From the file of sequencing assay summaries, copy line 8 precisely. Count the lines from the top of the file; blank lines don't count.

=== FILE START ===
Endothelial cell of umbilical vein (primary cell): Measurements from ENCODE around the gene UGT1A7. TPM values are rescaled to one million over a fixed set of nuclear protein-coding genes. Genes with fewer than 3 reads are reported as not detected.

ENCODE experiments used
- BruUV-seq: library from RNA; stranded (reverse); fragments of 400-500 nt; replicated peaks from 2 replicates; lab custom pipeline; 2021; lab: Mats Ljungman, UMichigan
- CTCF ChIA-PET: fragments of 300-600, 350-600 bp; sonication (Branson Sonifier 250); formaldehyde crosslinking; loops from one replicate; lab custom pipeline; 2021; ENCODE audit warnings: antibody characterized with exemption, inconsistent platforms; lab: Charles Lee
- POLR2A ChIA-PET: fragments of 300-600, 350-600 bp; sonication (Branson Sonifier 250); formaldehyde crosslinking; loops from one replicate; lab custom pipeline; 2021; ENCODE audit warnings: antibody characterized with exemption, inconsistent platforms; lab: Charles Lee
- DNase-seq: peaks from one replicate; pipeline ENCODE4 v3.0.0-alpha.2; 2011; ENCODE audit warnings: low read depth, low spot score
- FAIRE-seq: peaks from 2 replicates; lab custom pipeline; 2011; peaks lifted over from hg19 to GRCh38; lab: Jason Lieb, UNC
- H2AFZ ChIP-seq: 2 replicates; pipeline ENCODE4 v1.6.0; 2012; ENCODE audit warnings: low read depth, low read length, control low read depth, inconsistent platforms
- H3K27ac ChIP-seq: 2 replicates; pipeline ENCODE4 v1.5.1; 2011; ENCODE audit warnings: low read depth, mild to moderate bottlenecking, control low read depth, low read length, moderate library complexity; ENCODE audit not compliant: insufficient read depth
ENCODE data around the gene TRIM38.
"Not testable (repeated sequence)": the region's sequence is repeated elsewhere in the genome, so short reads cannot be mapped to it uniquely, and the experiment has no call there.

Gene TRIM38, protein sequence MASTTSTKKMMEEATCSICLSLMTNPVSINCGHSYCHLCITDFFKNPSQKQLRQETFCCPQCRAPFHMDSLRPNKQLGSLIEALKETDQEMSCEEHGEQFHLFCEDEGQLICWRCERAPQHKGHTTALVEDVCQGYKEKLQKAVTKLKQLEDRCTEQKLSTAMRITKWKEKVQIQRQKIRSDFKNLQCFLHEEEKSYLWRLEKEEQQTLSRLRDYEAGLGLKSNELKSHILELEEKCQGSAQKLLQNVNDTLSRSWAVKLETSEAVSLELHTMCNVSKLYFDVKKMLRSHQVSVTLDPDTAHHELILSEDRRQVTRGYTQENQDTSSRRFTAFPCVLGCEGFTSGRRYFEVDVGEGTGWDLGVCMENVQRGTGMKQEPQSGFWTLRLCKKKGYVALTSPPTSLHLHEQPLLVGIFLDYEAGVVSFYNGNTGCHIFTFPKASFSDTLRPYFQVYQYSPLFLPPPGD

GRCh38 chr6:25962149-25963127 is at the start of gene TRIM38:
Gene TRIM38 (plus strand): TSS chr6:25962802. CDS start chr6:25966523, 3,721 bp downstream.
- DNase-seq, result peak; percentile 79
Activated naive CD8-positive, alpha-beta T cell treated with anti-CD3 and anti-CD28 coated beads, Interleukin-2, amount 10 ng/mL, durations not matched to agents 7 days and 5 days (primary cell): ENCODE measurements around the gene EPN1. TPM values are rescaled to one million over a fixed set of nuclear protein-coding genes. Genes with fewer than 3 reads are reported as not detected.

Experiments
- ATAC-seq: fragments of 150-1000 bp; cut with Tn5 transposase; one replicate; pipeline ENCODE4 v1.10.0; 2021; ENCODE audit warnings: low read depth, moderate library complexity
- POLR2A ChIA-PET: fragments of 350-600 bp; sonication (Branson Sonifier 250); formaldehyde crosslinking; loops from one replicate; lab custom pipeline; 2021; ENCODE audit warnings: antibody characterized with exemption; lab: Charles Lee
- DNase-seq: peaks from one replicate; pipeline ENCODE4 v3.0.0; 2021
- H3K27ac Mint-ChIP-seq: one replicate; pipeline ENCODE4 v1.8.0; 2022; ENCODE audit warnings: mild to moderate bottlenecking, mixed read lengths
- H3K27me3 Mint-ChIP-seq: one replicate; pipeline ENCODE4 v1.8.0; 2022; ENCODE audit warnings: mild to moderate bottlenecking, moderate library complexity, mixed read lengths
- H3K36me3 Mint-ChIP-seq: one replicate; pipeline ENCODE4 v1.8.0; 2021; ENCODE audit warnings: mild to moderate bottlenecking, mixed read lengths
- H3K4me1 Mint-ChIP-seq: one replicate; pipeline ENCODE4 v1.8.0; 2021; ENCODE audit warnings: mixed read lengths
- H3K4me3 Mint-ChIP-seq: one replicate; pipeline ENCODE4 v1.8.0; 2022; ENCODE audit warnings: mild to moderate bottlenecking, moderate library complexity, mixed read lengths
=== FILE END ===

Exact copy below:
- H2AFZ ChIP-seq: 2 replicates; pipeline ENCODE4 v1.6.0; 2012; ENCODE audit warnings: low read depth, low read length, control low read depth, inconsistent platforms